Doing Business in Northwest Russia 3110062036

Information about Doing Business in Northwest Russia 3110062036

Published on October 12, 2007

Author: Reva

Source: authorstream.com

Content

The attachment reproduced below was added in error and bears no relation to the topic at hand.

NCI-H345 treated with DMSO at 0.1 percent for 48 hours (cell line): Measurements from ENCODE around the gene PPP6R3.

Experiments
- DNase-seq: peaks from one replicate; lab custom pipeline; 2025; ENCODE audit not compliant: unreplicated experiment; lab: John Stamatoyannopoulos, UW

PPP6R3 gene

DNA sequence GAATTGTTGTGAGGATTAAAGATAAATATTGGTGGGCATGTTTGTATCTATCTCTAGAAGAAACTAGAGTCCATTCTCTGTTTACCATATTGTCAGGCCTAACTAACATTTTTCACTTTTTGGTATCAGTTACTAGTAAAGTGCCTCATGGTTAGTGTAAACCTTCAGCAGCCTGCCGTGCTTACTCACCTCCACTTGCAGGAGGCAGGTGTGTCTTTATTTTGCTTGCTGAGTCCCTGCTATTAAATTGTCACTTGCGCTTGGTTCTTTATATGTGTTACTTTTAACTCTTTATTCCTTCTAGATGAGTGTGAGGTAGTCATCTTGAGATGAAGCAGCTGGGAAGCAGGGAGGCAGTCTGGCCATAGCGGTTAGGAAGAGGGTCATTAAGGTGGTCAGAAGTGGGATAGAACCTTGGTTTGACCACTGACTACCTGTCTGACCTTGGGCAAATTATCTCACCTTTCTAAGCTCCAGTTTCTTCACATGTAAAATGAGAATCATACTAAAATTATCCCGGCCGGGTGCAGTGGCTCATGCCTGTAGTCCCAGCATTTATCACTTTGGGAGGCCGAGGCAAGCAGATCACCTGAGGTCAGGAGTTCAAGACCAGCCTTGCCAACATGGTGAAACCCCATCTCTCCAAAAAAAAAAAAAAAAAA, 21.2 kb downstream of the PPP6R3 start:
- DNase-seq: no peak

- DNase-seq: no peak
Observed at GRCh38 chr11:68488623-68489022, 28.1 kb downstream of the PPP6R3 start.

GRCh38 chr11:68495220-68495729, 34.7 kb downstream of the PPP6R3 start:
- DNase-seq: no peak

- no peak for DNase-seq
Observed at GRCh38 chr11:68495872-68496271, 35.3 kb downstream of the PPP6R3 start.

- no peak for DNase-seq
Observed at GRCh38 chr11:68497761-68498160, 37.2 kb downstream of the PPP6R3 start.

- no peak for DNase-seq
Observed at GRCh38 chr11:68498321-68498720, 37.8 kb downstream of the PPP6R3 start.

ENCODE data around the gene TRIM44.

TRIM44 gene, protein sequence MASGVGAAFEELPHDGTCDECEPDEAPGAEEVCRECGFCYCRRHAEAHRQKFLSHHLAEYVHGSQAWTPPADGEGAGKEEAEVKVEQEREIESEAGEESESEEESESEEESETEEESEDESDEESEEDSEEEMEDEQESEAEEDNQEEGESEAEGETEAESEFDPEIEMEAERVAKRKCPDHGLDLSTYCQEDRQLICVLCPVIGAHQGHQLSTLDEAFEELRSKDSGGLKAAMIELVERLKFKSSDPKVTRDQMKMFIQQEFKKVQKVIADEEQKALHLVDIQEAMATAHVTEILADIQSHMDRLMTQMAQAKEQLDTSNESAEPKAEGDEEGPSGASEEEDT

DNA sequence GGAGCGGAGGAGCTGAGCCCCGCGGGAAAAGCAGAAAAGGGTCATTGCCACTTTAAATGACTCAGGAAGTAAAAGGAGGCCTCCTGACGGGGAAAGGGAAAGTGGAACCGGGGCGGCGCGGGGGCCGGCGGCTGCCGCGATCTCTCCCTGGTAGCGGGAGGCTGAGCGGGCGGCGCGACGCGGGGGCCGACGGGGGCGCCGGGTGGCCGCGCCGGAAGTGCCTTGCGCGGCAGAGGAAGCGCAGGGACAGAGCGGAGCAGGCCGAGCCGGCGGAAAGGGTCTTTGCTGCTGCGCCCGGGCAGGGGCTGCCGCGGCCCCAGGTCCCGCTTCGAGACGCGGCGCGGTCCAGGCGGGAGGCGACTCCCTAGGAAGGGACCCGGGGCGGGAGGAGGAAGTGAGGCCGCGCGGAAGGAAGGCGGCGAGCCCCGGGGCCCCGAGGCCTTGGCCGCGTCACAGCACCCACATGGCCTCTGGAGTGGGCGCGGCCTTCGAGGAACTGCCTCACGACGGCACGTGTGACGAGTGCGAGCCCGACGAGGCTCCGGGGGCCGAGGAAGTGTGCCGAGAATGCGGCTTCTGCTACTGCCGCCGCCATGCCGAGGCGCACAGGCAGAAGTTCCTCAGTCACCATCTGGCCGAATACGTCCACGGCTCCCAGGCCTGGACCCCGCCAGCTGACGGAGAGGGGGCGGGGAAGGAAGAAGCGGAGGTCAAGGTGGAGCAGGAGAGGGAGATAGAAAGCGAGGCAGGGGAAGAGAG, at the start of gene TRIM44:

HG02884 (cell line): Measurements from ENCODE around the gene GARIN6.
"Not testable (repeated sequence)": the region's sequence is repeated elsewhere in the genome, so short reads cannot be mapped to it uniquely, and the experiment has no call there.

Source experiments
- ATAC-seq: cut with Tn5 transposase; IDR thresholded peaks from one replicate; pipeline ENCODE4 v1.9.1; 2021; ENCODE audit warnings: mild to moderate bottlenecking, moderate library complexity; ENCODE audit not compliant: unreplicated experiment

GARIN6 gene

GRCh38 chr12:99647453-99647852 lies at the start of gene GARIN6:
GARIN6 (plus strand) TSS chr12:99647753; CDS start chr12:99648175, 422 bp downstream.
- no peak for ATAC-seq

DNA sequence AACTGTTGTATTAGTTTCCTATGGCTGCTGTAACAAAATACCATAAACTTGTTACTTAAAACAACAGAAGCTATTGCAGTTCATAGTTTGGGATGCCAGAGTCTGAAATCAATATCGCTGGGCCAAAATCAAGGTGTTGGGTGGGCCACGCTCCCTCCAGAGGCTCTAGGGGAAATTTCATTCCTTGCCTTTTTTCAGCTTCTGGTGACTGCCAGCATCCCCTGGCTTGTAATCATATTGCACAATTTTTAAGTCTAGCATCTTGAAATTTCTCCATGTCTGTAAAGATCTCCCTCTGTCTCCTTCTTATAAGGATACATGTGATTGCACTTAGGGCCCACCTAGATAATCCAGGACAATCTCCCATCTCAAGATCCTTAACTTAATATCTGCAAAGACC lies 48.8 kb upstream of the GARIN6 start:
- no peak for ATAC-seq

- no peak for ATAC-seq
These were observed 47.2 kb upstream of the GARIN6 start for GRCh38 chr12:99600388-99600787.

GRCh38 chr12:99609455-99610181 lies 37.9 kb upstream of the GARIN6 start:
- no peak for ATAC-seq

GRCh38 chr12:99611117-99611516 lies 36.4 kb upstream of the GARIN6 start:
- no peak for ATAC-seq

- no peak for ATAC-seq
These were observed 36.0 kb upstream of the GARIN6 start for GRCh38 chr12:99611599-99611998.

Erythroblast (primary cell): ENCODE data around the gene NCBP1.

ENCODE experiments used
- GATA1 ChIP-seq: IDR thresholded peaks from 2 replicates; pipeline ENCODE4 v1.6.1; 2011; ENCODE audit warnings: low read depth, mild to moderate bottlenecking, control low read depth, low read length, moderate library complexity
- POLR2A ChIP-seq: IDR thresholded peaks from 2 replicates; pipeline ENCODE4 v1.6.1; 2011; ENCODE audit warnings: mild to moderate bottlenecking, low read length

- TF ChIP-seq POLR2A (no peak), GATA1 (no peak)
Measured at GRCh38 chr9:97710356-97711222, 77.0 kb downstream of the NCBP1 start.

Doing Business in Northwest Russia:  www.bisnis.doc.gov  www.bisnis-eurasia.org BISNIS Presentation Doing Business in Northwest Russia IN THIS PRESENTATION Northwest Russia in Brief Market Developments Best Prospects for U.S. Companies Northwest’s Comparative Advantage Who are My Partners? Why is Capital Lacking? Oil and Gas Industry Highlights Additional Resources Northwest Russia in Brief:  www.bisnis.doc.gov  www.bisnis-eurasia.org BISNIS Presentation Northwest Russia in Brief Population: 14 million (St. Petersburg: 4.6 million) Economic Growth Rate – up to 7% Export in 2005 ~ US$ 20 bln (Export Leaders - St Petersburg, Leningrad, Vologda and Murmansk Regions) Import ~ US$ 16 bln (Import Leaders – St Petersburg, Leningrad and Kaliningrad Regions) Extreme Climate Conditions in the Northern Part Karelia, Komi Republic, Nenetsky, Arkhangelsk and Murmansk Regions Border with Finland, Estonia, Belarus, Latvia and Norway Main ports: St Petersburg, Primorsk, Vysotsk, Murmansk, Kaliningrad, Arkhangelsk, Vyborg, Ust-Luga (under-construction) St. Petersburg is Economic, Cultural and Trade Center Saint Petersburg’s Consumer Market around USD 10bln North of St. Petersburg, Economies are Usually Based on Raw Material Extraction/Basic Processing, Manufacturing is Limited (with rare exceptions) Northwest Russia in Brief:  www.bisnis.doc.gov  www.bisnis-eurasia.org BISNIS Presentation Northwest Russia in Brief Main industries steel making, non-ferrous metallurgy (St. Petersburg, Cherepovets, Leningrad Region, Murmansk Region, Karelia, Komi) wood processing, pulp & paper (all Northwest regions) oil & gas (Komi, Arkhangelsk, Murmansk, Nenetsky Region) transportation (St. Petersburg, Leningrad Region, Murmansk, Kaliningrad) ship-building, machine-building (Arkhangelsk, Kaliningrad, in St. Petersburg – 70% of Russia’s potential) food processing (Kaliningrad, St. Petersburg, Pskov, Leningrad Region) Fishing, fish-breeding (Kaliningrad, Murmansk, Karelia, Arkhangelsk) Chemical (Leningrad Region, Murmansk, Vologda Region) Production of Building Materials Power Engineering (St. Petersburg), Machinery (Pskov Region) Electronics, Software Development (St. Petersburg) Northwest Russia in Brief:  www.bisnis.doc.gov  www.bisnis-eurasia.org BISNIS Presentation Northwest Russia in Brief Positive Trade Balance Main Trading Partners (import) are Germany, U.S., Finland, Great Britain, Poland, Netherlands, Sweden, Italy, France. Main Transportation Routes are through St. Petersburg Imports are Dominated by Equipment/Technology and Consumer Products Trade Turnover between Russia and the USA increased by 60% in 2005 and reached US$10 bln. Trade Turnover in 2006 is expected to reach US$ 25 bln. Goods imported from the U.S. to Russia in 2005 MEAT import increased by 9% and reached 742.39 thsd tons (681.45 thsd tons in 2004) TOBACCO import increased by 17,1% MACHINERY - increased by 10% OPTIC, MEDICAL and SURGICAL instruments - increased by 4% Goods, exported to the U.S. from Russia in 2005 (Total export increased by 33,2% and reached US$ 738.16 mln) IRON and STEEL – increase by 6,8% in comparison with 2004 OIL exceeded 20 mln tons TIMBER ALUMINIUM and NICKEL (18.3%) CHEMICALS Market Developments CONSUMER MARKET AND MANUFACTURING IN ST. PETERSBURG AND LO:  www.bisnis.doc.gov  www.bisnis-eurasia.org BISNIS Presentation Market Developments CONSUMER MARKET AND MANUFACTURING IN ST. PETERSBURG AND LO CONSUMER MARKET St. Petersburg Consumer Market $11 billion (official figures are usually lower) Per Capita Average Income in St. Petersburg: $300 Share of Supermarkets Growing Fast Lenta, OKEY, Mega, Ramstor, Perekryostok, METRO, etc. MANUFACTURING Shortage of Construction Sites for New Facilities Unstable Regulative Environment Growing Rates for Warehouse and Production Premises Difficult to Find Qualified and Dedicated Labor Average Salaries: Software Developer $1000 Regional Sales Manager $3500 Project Manager $1800 Financial Analyst $1100 Production Manager $2500 Lawyer $3500 Chief Engineer $1400 Chief Accountant $1900 Market Developments EXPANDING SECTORS:  www.bisnis.doc.gov  www.bisnis-eurasia.org BISNIS Presentation Market Developments EXPANDING SECTORS Infrastructure Ports and airports Road construction (highways and railroads) Telecommunications Logistics (cargo terminals, warehouses, reloading terminals, office buildings, etc.) Natural resource-oriented industries Wood processing, pulp & paper Metals (steel, aluminum, gold, titanium, nickel, other) Oil & gas Diamonds, amber Chemicals Fishing Environmental technologies Consumer market oriented sectors Food processing and packaging Fish processing Printing Medical equipment and pharmaceuticals Textiles Retail trade and distribution Healthcare services Financial services (asset management, insurance, mortgage) Hotels and, in general, tourism infrastructure Industry Ship-building High Tech (software development) Machine-building (nuclear power stations, electrical generators, optics, trucks and automobiles, other) Best Prospects For U.S. Companies in Northwest Russia:  www.bisnis.doc.gov  www.bisnis-eurasia.org BISNIS Presentation Best Prospects For U.S. Companies in Northwest Russia Why Russian companies and Customers choose U.S. Products? New Unique Technologies Unknown or Underdeveloped in Russia (Nanotechnology, etc.) Similarity of Climate and Geographical Conditions in Russia and the U.S. High Quality of Products and Good Reputation of U.S. Firms Weak Dollar New Oil/Gas Projects in NW Russia with U.S. Companies’ Participation According to BISNIS Experience, Best Prospects are: Various Equipment and Machinery Automotive Energy Saving Equipment Building Materials and Construction Equipment Oil and Gas Equipment Security Equipment Household Products Food Products What Could Be the Comparative Advantage?:  www.bisnis.doc.gov  www.bisnis-eurasia.org BISNIS Presentation What Could Be the Comparative Advantage? Labor is not regarded as cheap, but is not very “expensive” Skilled labor is available, especially in microbiology, biology, chemistry, physics, software, ship-building, aerospace, optics and natural resources, but good management is often lacking Access to plentiful natural resources Expanding domestic market (especially St Petersburg, Leningrad and Kaliningrad regions) Tax regime, governmental policies are still NOT primary inducements for investments Northwest Russia in Brief What are the Problems?:  www.bisnis.doc.gov  www.bisnis-eurasia.org BISNIS Presentation Northwest Russia in Brief What are the Problems? The key problems are with the customs, certification and various licenses (many licenses will be abandoned) Frequently mentioned are The State Fire, Nuclear, Sanitary Inspectorates, certification agencies and similar organizations Difficult to find premises or land for green-field in St Petersburg Speculators buying land and property in hope to re-sell Skilled labor is becoming scarce Underdeveloped Financial Instruments and Infrastructure (high interest rates, etc.) For example the share of the North West Federal District in Russia’s stock market does not exceed 4%. Deficit of information Climate (half of Northwest territories are located in the Extreme North and the neighboring areas limited consumer market mainly due to low income of the population (regions) Transport and Communication systems require further development and modernization. Northwest Russia in Brief Commitment Required:  www.bisnis.doc.gov  www.bisnis-eurasia.org BISNIS Presentation Northwest Russia in Brief Commitment Required Russia’s potential is small and medium companies, not big companies Good local partners are key to success Unexpected obstacles in “easy” things Commitment to Russia required Carefully research the market Beware official statistics (services in GDP, import prices, profits and turnover) Carefully evaluate potential partners Consumer demand is strong – balance price / quality Competition strong Foreign (mainly European) companies are very active Northwest Russia in Brief Who are My Partners?:  www.bisnis.doc.gov  www.bisnis-eurasia.org BISNIS Presentation Northwest Russia in Brief Who are My Partners? The total number of SMEs in St. Petersburg was 115,000 (2004), in Moscow – 231,000, in Kaliningrad –10,450, but just 2/3 permanently active 49.6% of SMEs - retail and public catering sector 14.5% - in industry; 12.5% - in construction 5% - in scientific research 19% - in other sectors Six SMEs per 1000 inhabitants in Russia (in St. Petersburg - 23), in the United Stated - 74 Northwest Russia in Brief What are the Challenges for a Small Business?:  www.bisnis.doc.gov  www.bisnis-eurasia.org BISNIS Presentation Northwest Russia in Brief What are the Challenges for a Small Business? Taxation and legal issues 56.4% of SMEs experience a lack of legal information 48.7% need information about foreign partners and FINANCING 46.2% - about terms of bank credit and bank’s reliability 43.6% - markets and suppliers and personnel training. 35.9% - potential partner’s reliability, search for partners 25% - accounting consultations, leasing services, etc. IMPORTANT: inadequate supply of capital in this segment of the Russian economy. Northwest Russia in Brief Why is Capital Lacking?:  www.bisnis.doc.gov  www.bisnis-eurasia.org BISNIS Presentation Northwest Russia in Brief Why is Capital Lacking? In the post-Soviet Russia a widely applied principle of business conduct is that everything that is not formally prohibited is allowed Lack of trust between society and government During Soviet times, the politics were based on suppressing individuality (and society as a whole) People became used to neglecting the government and disregarding its words and actions Lack of motivation to launch new business among middle class Russia needs to have strong and adequate legislation Oil and Gas Industry in Russia Overview:  Oil and Gas Industry in Russia Overview Russian authorities desire to increase oil and gas export shipped via independent routes (free of transit states). It leads to: Expansion of oil and gas export capacity on Northwest Russia Development of oil and gas infrastructure Money from oil and gas export contribute to overall economic growth of Northwest regions Oil Transportation through Northwest Russia:  Oil Transportation through Northwest Russia Oil refinery Oil exploration region Waterborne oil export route Oil export region Railroad oil reloading station Transit railroad reloading station Oil pipeline overpass Projected oil pipeline overpass MAJOR PROPOSED OIL PIPELINES: :  MAJOR PROPOSED OIL PIPELINES: 1. Druzhba (Friendship) Pipeline Expansion The Druzhba pipeline is the largest of Russia's export pipelines to Europe. Length: 2, 500 miles Capacity: 1.2-1.4 million bbl/d Route: one section Belarus, Poland and Germany; and the other section running through Belarus, Ukraine, Slovakia, the Czech Republic, and Hungary. Utilization: only 50% Proposal: To extend the pipeline into Germany (specifically to Wilhelmshaven). It would reduce tanker traffic in the Baltic Sea. Also, it would allow for exports of Russian crude oil to the United States via Germany. MAJOR PROPOSED OIL PIPELINES::  MAJOR PROPOSED OIL PIPELINES: 2. Baltic Pipeline System (BPS) The BPS came online in December 2001 carrying crude oil from Russia's West Siberian and Timan-Pechora oil provinces westward to the newly completed port of Primorsk. Capacity: Around 1 million bbl/d by December 2004. Pending government approval, the pipeline will be expanded to 1.2 million bbl/d. Utilization is growing in order to reduce dependence on transit routes through Estonia, Latvia, and Lithuania. Russian authorities have stated publicly that when allocating the country's exports, precedence will be given to sea ports in which Russia has a stake over foreign ones; in other words, BPS over other Baltic ports MAJOR PROPOSED OIL PIPELINES::  MAJOR PROPOSED OIL PIPELINES: 3. Indiga and Murmansk Construction of a new pipeline and deepwater tanker terminal in the Barents Sea is advocated the for several years. It would carry crude oil from Russia's West Siberian Basin and Timan-Pechora basin westward to Murmansk on the Barents Sea. Note: Liquefied natural gas facilities at Murmansk and Arkhangelsk (to the southeast) also have been suggested, possibly allowing for more oil exports to American markets. Capacity: Between 1.6 and 2.4 million bbl/d of Russian oil exports to reach the United States via tankers within only nine days travel time, much faster than shipping from the Middle East or Africa. Obstacles for Construction: Not all Russian and foreign oil companies support the project considering a shorter western route with a terminus at Indiga instead of Murmansk The Russian government has given priority to the construction of the Taishet- Nakhodka pipeline Transneft is reluctant to take on two large pipeline projects at the same time. It believes that Russia's expanding BP's system as well as a few other key export projects will be sufficient to keep pace with growing Russian oil production. MAJOR PROPOSED OIL PIPELINES::  MAJOR PROPOSED OIL PIPELINES: 4. Adria Reversal Project Extends between Croatia's port of Omisalj on the Adriatic Sea and Hungary has been under consideration since the 1990s. Accounting Russia's booming production, the pipeline's operators and transit states have since considered reversing the pipeline's flow, thus giving Russia a new export outlet on the Adriatic Sea. Connecting the Adria pipeline to would require the cooperation of six countries Russia, Belarus, Ukraine, Slovakia, Hungary, and Croatia. Capacity: Begin transiting roughly 100,000 bbl/d of Russian crude in the first year of reversal (less than 3% of Russian crude oil exports), with an ultimate capacity of approximately 300,000 bb//d. Progress: Slow - the transit states wrangle over the project's details MAJOR PROPOSED OIL PIPELINES::  MAJOR PROPOSED OIL PIPELINES: Length: The Angarsk-Nakhodka route would extend roughly 2,500 miles, from Angarsk, around Russia's Lake Baikal, to the port of Nakhodka where a new export facility would have to be constructed. Project Investments: Up to $18 billion (currently only US$7 bln received from Japan) Capacity: 1.6 million bbl/d. Export Locations: China, USA 5. Far Eastern Oil Pipeline: Angarsk-Nakhodka The Angarsk-Nakhodka route will open up a new Pacific port from which Russian oil exports could be shipped by tanker to other Asian markets and possibly even North America. Note: Russian executives realize there is no need to rush exports to the United States. Transneft president Semyon Vainshtok reportedly said that the Marathon terminal in Louisiana could only accept approximately 110 million barrels of Urals or Siberian grade crude oil per year. MAJOR PROPOSED GAS PIPELINES :  MAJOR PROPOSED GAS PIPELINES Yamal-Europe II Blue Stream 3. North Trans-Gas Pipeline (or North European Gas Pipeline) MAJOR PROPOSED GAS PIPELINES:  MAJOR PROPOSED GAS PIPELINES 1. Yamal-Europe II (expansion) ROUTE: Natural gas from Russia to Poland and Germany via Belarus. HURDLES: Gazprom and Poland currently disagree on the exact route. Gazprom is seeking a route via southeastern Poland to Slovakia and on to Central Europe, while Poland wants the branch to travel through its own country and then on to Germany. 2. Blue Stream Connects the Russian system to Turkey from December 2002. Length: 750-mile pipeline, 246 miles of which extends underneath the Black Sea. Capacity: 71 Bcf per year, which was to increase by 71 Bcf annually. Transport levels in 2004 estimated at approximately 565 Bcf/d. North Trans-Gas Pipeline (or North European Gas Pipeline) Length: 2,000 miles from Russia to Finland and the United Kingdom via the Baltic Sea Capacity: approximately 0.7-1.0 Tcf of natural gas beginning in 2010. Investments: $5.7 billion HURDLES: There is no definite consortium between the Russian government and European oil and natural gas concerns developing the pipeline. Gazprom's CEO announced in February 2005 that the pipeline would be delayed from its 2007 start date to 2010. ADVANTAGE for RUSSIA: Russia will no longer have to negotiate transit fees with nearly half a dozen countries or pay them in natural gas. Key Oil and Gas Transport Infrastructure in Northwest Russia :  Key Oil and Gas Transport Infrastructure in Northwest Russia The Northwest Region is experiencing a true pipeline and seaport boom Not all of the projects described below will be realized. 1. PRIMORSK Part of the Baltic Pipeline System (BTS), the Primorsk port is the biggest oil terminal on the Russian territory of the Baltic Sea. Primorsk serves 135 tankers and in April of 2006 the Primorsk port reached the project capacity of 60 million tons. Oil Resources: Timan-Pechora Province, West Siberia, NIS countries. Management: 100%-owned by Transneft’. Further Development Plans: 1) Expansion of capacities for oil products and liquefied natural gas transportation; 2) Building of an oil refinery plant in Primorsk; 3) Construction of two oil products export terminals; 4) Construction of oil products transshipment facilities. Key Oil and Gas Transport Infrastructure in Northwest Russia:  Key Oil and Gas Transport Infrastructure in Northwest Russia 2. ST PETERSBURG OIL TERMINAL Established in 1995 for oil products transshipment. Capacity: 12 million tons. Further Development Plans: To increase capacity up to 15 million tons.   3. VYSOTSK Port facilities used to transport oil and oil products to Porovoo, Gdan’sk, Rotterdam and the US East Coast, where Lukoil purchased 1, 300 gas stations. Capacity: 11 million tons. Serves 100,000-ton tankers. Oil Resources: Lukoil’s oil fields. Management: Lukoil Further Development Plans: To increase capacity up to 15 million tons. Key Oil and Gas Transport Infrastructure in Northwest Russia:  Key Oil and Gas Transport Infrastructure in Northwest Russia 4. IZHEVSKOYE (Kaliningrad Region) Oil terminal Capacity: 4.5 million tons. Can accept ships with a maximum deadweight of 20 tons. Further Development Plans: 1)To increase capacity up to 6 million tons; 2) Railroad development around the port; 3) Construction of another 3 million ton terminal. 5. PRIVODINO – ARKHANGELSK – MURMANSK - BELOKAMENKA Capacity: 4.2 million tons of oil Oil Resources: Barents Sea shelf (Timan-Pechora, Prirazlomnoye) Management: Severnaya Neft, Rosneft Further Development Plans: To increase capacity up to 6-11 million tons, which involves modernization of the Northern Railroad to increase the capacity of the latter. Key Oil and Gas Transport Infrastructure in Northwest Russia:  Key Oil and Gas Transport Infrastructure in Northwest Russia 6. VARANDEY – MURMANSK - BELOKAMENKA The Varandey port is located on the Pechora Sea coast in Nenetsky Region Capacity: 6 million tons to increase up to 12 mln tons in 2007 Oil Resources: Timan-Pechora oil; oil from the “Northwest Territories” field - after the drilling will start (ConocoPhillips participates in this project.) Management: Lukoil Further Development Plans: Current port infrastructure is temporary. Lukoil plans to establish a permanent complex of storage facilities (415,000 cubic meters), an oil pumping station, 35-km oil pipeline, and an oil reloading terminal. Key Oil and Gas Transport Infrastructure:  Key Oil and Gas Transport Infrastructure Other Future Projects: 7. The Bukhta Batareinaya oil products terminal Location: Lomonosov district of Leningrad Region Investments: $320 million Capacity: 15 million tons with 7.5 million tons in the first phase. The total volume of the 20 projected storage facilities is 400,000 cubic meters. Management: Surgutneftegaz The project is included in the Federal Development Plan and is expected to take more than three years. 8. Vistino/Ust-Luga Projects (TNK-BP oil and oil product terminal) Possible Location: Logi (Gorki) settlement near Kingisepp on the east coast of the Luga bay in the Gulf of Finland Leningrad Region Capacity: 7.5 million tons of oil, 4 million tons of fuel oil, and 0.5 million tons of diesel fuel in the include with a 12 million ton capacity Management: TNK-BP Other Interested Partners: the German Oiltanking Deutschland GmbH, Severo-Zapadnyi Alyans OOO (North-West Alliance) plan to construct an oil and oil products reloading terminal in Vistino, also in the Luga Bay, with a capacity of 10 million tons with a possible increase to 18 million tons. Key Oil and Gas Transport Infrastructure:  Key Oil and Gas Transport Infrastructure 9. Kharyaga-Indiga-Murmansk YUKOS, Lukoil, TNK and Sibneft decided to invest in construction of an oil pipeline from West Siberia to Murmansk. Pipeline Length: 467 km Capacity: up to 12 million tons. Project status: Currently, field studies are being conducted near Indiga, a settlement in the Nenetsky Region, where construction of an oil terminal with storage facilities is planned. Oil and Gas Prospects for the US Companies in Northwest Russia:  Oil and Gas Prospects for the US Companies in Northwest Russia The United States should benefit in at least four ways: Thanks to Northwest Russia's development as a major node in Russia's intersection with world energy markets, more oil and gas produced and exported from Russia and certainly some of the exports from Russia's northwest will find their way to the U.S. market. ConocoPhillips and perhaps other U.S. companies will reap rewards not just from upstream activities with Lukoil in the region but from the broader expansion of infrastructure already underway. Russian expansion in refining should open opportunities for U.S. firms (investment, technology and equipment supply) Finally, U.S. firms can be competitive in constructing or upgrading transportation facilities with world-class operating and safety standards. Northwest Russia in Brief Additional Resources:  www.bisnis.doc.gov  www.bisnis-eurasia.org BISNIS Presentation Northwest Russia in Brief Additional Resources Establishing Operations in St. Petersburg www.bisnis.doc.gov/bisnis/bisdoc/0312SPBEstablOper.htm Background Analysis of Some Factors in Planning Russian Market Strategy http://www.bisnis.doc.gov/bisnis/bisdoc/0507NWRStrategPlan_full.htm Doing Business in Northwest Russia http://www.bisnis.doc.gov/bisnis/country/nw.cfm General Overview of St. Petersburg’s Labor Market www.bisnis.doc.gov/bisnis/bisdoc/0409SPbLaborMarket.htm Credit Reporting in Russia: Challenges and Opportunities www.bisnis.doc.gov/bisnis/bisdoc/0306Credreru.htm Market of Industrial and Warehouse Premises in St. Petersburg www.bisnis.doc.gov/bisnis/bisdoc/0402NWIndustrRealest.htm Infrastructure Projects in St. Petersburg – 2004 Update www.bisnis.doc.gov/bisnis/bisdoc/0401SPBInfraProj.htm Health Insurance and Private Medical Service Providers in St. Petersburg www.bisnis.doc.gov/bisnis/bisdoc/0301StPeteHealthInsurance2003.htm Current Consumer Market Developments and Retail Projects in St. Petersburg www.bisnis.doc.gov/bisnis/bisdoc/0302StPeteConsuMarOver.htm Venture Capital Industry in Russia www.bisnis.doc.gov/bisnis/bisdoc/020304RVCI.htm Foreign Trade of Northwest Russia in 2001 www.bisnis.doc.gov/bisnis/bisdoc/0312SPBEstablOper.htm + Overviews of all Northwest Russia’s regions and Monthly Commercial News Updates www.bisnis.doc.gov/bisnis/country/nw.cfm Julia Vlasova BISNIS Representative in Northwest Russia :  Julia Vlasova BISNIS Representative in Northwest Russia Phone: +7-812-326-2585 Fax: +7-812-326-2561 [email protected]